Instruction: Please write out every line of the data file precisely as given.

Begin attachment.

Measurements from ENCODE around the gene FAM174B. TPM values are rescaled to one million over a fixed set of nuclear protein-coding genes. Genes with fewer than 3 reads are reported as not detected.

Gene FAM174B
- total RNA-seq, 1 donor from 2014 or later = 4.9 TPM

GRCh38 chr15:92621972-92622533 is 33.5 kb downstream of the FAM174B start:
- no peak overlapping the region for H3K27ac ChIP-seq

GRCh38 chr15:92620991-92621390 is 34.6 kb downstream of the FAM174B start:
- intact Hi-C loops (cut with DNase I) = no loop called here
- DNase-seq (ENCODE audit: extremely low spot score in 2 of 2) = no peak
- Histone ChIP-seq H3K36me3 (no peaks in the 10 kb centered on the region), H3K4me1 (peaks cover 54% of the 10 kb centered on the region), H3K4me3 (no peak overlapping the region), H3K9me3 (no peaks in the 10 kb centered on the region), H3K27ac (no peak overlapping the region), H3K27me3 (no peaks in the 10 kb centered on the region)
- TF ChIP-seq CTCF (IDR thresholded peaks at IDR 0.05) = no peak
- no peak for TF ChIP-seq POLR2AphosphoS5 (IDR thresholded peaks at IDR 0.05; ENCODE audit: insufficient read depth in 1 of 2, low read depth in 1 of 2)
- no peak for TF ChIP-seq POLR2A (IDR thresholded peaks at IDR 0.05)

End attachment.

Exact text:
Measurements from ENCODE around the gene FAM174B. TPM values are rescaled to one million over a fixed set of nuclear protein-coding genes. Genes with fewer than 3 reads are reported as not detected.

Gene FAM174B
- total RNA-seq, 1 donor from 2014 or later = 4.9 TPM

GRCh38 chr15:92621972-92622533 is 33.5 kb downstream of the FAM174B start:
- no peak overlapping the region for H3K27ac ChIP-seq

GRCh38 chr15:92620991-92621390 is 34.6 kb downstream of the FAM174B start:
- intact Hi-C loops (cut with DNase I) = no loop called here
- DNase-seq (ENCODE audit: extremely low spot score in 2 of 2) = no peak
- Histone ChIP-seq H3K36me3 (no peaks in the 10 kb centered on the region), H3K4me1 (peaks cover 54% of the 10 kb centered on the region), H3K4me3 (no peak overlapping the region), H3K9me3 (no peaks in the 10 kb centered on the region), H3K27ac (no peak overlapping the region), H3K27me3 (no peaks in the 10 kb centered on the region)
- TF ChIP-seq CTCF (IDR thresholded peaks at IDR 0.05) = no peak
- no peak for TF ChIP-seq POLR2AphosphoS5 (IDR thresholded peaks at IDR 0.05; ENCODE audit: insufficient read depth in 1 of 2, low read depth in 1 of 2)
- no peak for TF ChIP-seq POLR2A (IDR thresholded peaks at IDR 0.05)